The Three Most Important Pieces of Personal Protective Equipment for Climbing Wall Workers
Climbing wall workers are confronted with a number of potential hazards to be protected against. Personal protective equipment (PPE) is the term given to wearable devices and clothing used in the workplace to protect workers from various hazards. The Occupational Safety and Health Administration (OSHA) states that PPE “shall be provided, used, and maintained,” whenever necessary by risk of injury and hazard exposure to workers . Each job task should be assessed for potential hazards (see my previous article about JHAs) but most climbing wall workplaces can benefit from three fundamental forms of PPE: eye protection, hearing protection, and hand protection.
Eye protection is perhaps the most important protection device in your PPE toolbox because our eyes are delicate and vulnerable to a variety of hazards. OSHA requires that “the employer shall ensure that each affected employee uses appropriate eye or face protection when exposed to eye or face hazards from flying particles…” . Most notable in the climbing wall workplace are physical impacts such as projectile materials, particulate matter, and liquid chemicals. An approved pair of safety glasses with side shields can protect against metal shards, plastic particles from holds, and wood dust, such as when using an impact drill during routesetting. Safety goggles provide all-around protection and should be used for splash hazards often found during cleaning operations with liquid chemicals.
Noise-induced hearing loss can occur as a result of both a one-time excessive noise level and from long-term exposures to excessive noise. While single intense “impulse” noises are possible in the climbing gym environment, more likely are chronic, long-term exposures to elevated noise levels (above 85 decibels) over time. The good news is that noise-induced hearing loss is preventable. The use of disposable earplugs or earmuffs provides the necessary protection. Depending on the type of device used, these effectively reduce the noise levels by 15-35+ decibels, saving a worker’s hearing. Some workers may use music headphones or ear-buds in lieu of earplugs (or earmuffs) and while these may provide some noise reduction they are typically not designed to protect in the same manner as hearing protection. In fact, in some cases, listening to loud music while also performing work in a noisy environment may even increase your risk of hearing loss, so be aware of what type of hearing protection you choose.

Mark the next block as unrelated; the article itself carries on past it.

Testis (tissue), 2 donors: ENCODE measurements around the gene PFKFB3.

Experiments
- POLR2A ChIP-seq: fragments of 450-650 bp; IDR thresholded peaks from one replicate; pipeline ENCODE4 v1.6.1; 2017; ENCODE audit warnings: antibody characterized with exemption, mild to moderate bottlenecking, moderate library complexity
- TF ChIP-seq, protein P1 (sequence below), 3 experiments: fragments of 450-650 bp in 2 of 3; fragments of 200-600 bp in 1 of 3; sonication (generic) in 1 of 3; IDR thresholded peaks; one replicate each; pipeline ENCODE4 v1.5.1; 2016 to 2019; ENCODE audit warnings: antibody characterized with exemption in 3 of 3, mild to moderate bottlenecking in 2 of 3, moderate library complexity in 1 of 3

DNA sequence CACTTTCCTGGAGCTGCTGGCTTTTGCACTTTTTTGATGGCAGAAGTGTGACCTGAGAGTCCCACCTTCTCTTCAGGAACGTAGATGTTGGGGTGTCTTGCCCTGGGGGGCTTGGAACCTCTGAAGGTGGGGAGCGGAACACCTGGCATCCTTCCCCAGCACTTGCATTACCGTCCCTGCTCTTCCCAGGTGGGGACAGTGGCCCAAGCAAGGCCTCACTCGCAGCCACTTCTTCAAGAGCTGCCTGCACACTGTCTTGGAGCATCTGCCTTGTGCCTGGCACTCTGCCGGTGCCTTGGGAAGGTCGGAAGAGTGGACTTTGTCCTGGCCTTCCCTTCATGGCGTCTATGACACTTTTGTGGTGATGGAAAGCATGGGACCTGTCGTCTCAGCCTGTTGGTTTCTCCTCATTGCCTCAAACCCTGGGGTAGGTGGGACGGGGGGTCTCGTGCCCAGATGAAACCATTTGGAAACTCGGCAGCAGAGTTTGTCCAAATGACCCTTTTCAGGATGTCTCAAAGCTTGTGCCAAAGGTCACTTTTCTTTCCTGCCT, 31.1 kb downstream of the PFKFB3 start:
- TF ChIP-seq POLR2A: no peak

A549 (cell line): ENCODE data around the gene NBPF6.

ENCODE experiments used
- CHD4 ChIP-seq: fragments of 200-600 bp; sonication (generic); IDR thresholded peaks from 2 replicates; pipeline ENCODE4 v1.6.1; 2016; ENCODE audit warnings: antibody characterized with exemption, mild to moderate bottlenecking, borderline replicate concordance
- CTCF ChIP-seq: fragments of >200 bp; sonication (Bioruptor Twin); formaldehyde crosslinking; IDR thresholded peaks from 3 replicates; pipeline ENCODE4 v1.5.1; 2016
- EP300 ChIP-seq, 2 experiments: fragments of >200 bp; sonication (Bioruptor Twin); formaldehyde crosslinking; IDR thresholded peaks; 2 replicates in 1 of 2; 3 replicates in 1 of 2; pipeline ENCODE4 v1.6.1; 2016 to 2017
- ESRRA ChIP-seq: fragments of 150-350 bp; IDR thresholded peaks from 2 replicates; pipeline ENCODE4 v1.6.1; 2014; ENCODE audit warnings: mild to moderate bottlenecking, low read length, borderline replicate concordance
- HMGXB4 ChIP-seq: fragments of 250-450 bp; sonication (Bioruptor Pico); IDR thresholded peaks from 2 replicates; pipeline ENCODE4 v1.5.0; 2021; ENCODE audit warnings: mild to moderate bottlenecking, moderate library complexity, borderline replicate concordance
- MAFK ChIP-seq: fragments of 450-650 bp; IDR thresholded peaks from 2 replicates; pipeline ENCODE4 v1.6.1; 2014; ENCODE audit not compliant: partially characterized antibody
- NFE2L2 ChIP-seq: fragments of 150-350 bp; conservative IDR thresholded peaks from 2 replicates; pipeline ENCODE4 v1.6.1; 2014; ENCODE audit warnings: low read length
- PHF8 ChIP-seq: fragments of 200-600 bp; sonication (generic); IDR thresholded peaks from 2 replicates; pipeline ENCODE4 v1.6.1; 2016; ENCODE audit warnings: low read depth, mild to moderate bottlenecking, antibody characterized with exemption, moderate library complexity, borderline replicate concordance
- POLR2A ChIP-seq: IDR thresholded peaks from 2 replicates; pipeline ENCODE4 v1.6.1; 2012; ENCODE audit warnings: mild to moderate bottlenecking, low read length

As climbing wall workers, protecting your hands is important to your ability to both work and climb. Gloves provide the necessary barrier between our hands and what we are handling. Select appropriate gloves for the task you are performing. There are different gloves for different types of tasks weather it is housekeeping chores, hold washing, routesetting, or other manual labor. Routesetters that go without work gloves while stripping a wall are susceptible to cuts and abrasions to their hands from bolts, spinning holds, and repeated contact of handling holds. Workers can benefit from preventing blisters and abrasions by wearing a thin-layer work glove when performing daily cleaning duties.
In summary, the use of PPE is an important means of reducing workplace injuries and incidents. While protecting workers’ eyes, ears, and hands is a good place to start, keep in mind that training is necessary for proper work practices. An emphasis on worker participation and the demonstration of a positive safety culture by management is paramount to effectiveness.
References and Resources
 OSHA 29 CFR 1910.132 – Personal Protective Equipment
 OSHA 29 CFR 1910.133 – Eye and Face Protection
 OSHA 29 CFR 1910.95 – Occupational Noise Exposure
 U.S. Department of Health & Human Services - National Institutes of Health – Information on Noise-Induced Hearing Loss
 OSHA 29 CFR 1910.138(a) – Hand Protection
About The Author
Aaron Gibson works as an EOSH Professional and has over fifteen years of experience in workplace and environmental safety and health. He’s worked with local, state, and federal agencies as well as private industry. Since 2007, Aaron has applied his experience to the climbing gym industry as a gym owner/operator, coach, routesetter, instructor, and industry consultant/expert. You can contact Aaron at firstname.lastname@example.org.